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Volvo is expanding its connected-vehicle safety technology across Europe that lets Volvo automobiles share signals whenever one vehicle switches on its hazard lights to highlight potential obstructions, slippery roads or other dangers. The company last year rolled out the service in Sweden and Norway on its 90 Series passenger cars and Volvo Trucks.

Next week, the Hazard Light Alert and Slippery Road Alert will become available to all Volvo drivers in Europe, the automaker says. They'll be standard on all new 2020 models and can be retrofitted on certain models built on Volvo's Scalable Product Architecture or Compact Modular Architecture going back to the 2016 model year.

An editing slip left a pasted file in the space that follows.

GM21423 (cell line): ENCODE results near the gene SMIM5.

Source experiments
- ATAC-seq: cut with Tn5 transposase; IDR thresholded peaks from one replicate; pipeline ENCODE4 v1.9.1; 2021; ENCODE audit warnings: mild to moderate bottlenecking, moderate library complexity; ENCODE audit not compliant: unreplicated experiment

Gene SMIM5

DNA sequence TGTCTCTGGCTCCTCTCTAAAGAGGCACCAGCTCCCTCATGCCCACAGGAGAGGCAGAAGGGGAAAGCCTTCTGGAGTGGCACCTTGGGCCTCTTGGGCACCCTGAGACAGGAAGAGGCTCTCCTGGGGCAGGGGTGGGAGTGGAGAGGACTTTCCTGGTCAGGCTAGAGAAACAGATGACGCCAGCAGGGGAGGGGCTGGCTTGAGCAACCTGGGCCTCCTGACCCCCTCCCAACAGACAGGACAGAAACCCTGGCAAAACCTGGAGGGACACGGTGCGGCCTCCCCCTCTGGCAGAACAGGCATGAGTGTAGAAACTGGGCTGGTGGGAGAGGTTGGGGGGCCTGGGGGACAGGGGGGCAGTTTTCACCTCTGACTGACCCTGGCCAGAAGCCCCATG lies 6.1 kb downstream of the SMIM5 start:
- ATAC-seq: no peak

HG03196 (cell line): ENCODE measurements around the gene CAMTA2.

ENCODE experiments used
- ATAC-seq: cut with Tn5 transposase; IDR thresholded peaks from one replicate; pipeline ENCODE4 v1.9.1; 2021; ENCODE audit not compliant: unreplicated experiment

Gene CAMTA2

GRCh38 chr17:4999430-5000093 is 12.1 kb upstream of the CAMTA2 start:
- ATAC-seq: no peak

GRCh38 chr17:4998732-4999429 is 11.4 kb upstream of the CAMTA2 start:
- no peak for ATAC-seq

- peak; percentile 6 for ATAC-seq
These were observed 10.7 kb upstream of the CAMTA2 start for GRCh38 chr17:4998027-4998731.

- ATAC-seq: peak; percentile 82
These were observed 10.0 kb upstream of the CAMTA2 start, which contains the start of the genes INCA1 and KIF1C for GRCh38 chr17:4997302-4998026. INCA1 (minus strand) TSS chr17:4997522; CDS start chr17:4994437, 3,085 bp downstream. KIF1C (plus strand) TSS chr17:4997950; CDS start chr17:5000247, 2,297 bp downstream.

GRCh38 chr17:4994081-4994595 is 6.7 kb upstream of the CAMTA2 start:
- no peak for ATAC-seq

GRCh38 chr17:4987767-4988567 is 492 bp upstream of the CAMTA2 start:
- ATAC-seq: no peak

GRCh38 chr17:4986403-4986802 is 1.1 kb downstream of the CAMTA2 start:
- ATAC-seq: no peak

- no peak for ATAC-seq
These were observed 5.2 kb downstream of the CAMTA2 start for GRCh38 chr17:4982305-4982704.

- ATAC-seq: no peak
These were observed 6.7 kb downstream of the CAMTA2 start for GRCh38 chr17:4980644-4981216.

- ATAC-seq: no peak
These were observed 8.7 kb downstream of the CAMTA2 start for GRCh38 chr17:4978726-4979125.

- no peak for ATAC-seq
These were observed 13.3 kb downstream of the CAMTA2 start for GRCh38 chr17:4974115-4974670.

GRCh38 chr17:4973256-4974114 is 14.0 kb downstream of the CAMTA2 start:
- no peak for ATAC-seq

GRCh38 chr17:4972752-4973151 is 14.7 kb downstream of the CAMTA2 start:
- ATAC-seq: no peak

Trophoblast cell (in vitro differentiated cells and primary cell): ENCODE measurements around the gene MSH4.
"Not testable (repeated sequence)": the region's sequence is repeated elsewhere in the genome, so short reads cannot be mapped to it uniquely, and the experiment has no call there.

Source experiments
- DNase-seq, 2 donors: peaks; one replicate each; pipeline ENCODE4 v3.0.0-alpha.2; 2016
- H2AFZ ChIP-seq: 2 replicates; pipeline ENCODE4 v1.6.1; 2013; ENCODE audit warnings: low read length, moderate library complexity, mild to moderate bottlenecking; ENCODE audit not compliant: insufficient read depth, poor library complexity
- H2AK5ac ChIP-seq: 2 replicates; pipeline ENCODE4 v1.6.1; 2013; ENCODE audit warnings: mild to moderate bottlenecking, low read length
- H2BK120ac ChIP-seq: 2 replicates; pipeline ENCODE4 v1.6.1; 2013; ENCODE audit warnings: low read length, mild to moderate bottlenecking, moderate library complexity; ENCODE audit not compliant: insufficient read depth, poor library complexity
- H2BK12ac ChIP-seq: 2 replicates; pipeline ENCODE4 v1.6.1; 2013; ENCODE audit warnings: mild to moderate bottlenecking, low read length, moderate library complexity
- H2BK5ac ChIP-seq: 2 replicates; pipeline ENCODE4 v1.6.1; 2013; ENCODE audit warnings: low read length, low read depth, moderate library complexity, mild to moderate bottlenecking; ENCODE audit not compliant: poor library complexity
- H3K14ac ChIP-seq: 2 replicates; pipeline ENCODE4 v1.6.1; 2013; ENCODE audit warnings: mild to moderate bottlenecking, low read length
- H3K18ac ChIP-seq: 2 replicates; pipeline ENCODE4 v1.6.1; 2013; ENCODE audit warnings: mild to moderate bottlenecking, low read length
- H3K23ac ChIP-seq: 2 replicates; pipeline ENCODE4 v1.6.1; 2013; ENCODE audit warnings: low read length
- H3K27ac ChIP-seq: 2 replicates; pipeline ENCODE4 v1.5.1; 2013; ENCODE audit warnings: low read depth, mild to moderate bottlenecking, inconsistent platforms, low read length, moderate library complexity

The Hazard Light Alert sends a signal to all nearby Volvo cars connected to the cloud service whenever a driver in an equipped Volvo switches on the hazard lights, warning other drivers to help avoid potential accidents, particularly on blind corners or hill crests. The Slippery Road Alert anonymously collects information about road surfaces from cars further ahead and warns approaching drivers about slippery conditions before they reach them.

It's the latest step for the brand synonymous with safety to make roads safer. Volvo last month announced it will limit the top speed of all its cars from 2020 onward to 180 kph, or 112 mph. It also said it plans to deploy cameras and other in-car sensors that can monitor the driver's state and attentiveness to prevent distracted or drunk driving.

Of course, the broadening of these technologies for now only go as far as fellow Volvo drivers. So the company announced that for the first time, it's making what it has learned about safety over more than 40 years of research, segmented by decade, publicly available in a digital library for other automakers to use and replicate.

Volvo Information

Volvo

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